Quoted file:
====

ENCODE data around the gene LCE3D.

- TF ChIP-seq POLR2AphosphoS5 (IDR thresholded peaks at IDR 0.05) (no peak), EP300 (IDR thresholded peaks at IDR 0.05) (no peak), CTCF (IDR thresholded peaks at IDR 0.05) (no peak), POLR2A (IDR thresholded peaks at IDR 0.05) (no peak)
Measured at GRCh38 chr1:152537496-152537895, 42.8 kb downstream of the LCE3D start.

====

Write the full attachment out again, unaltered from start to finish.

ENCODE data around the gene LCE3D.

- TF ChIP-seq POLR2AphosphoS5 (IDR thresholded peaks at IDR 0.05) (no peak), EP300 (IDR thresholded peaks at IDR 0.05) (no peak), CTCF (IDR thresholded peaks at IDR 0.05) (no peak), POLR2A (IDR thresholded peaks at IDR 0.05) (no peak)
Measured at GRCh38 chr1:152537496-152537895, 42.8 kb downstream of the LCE3D start.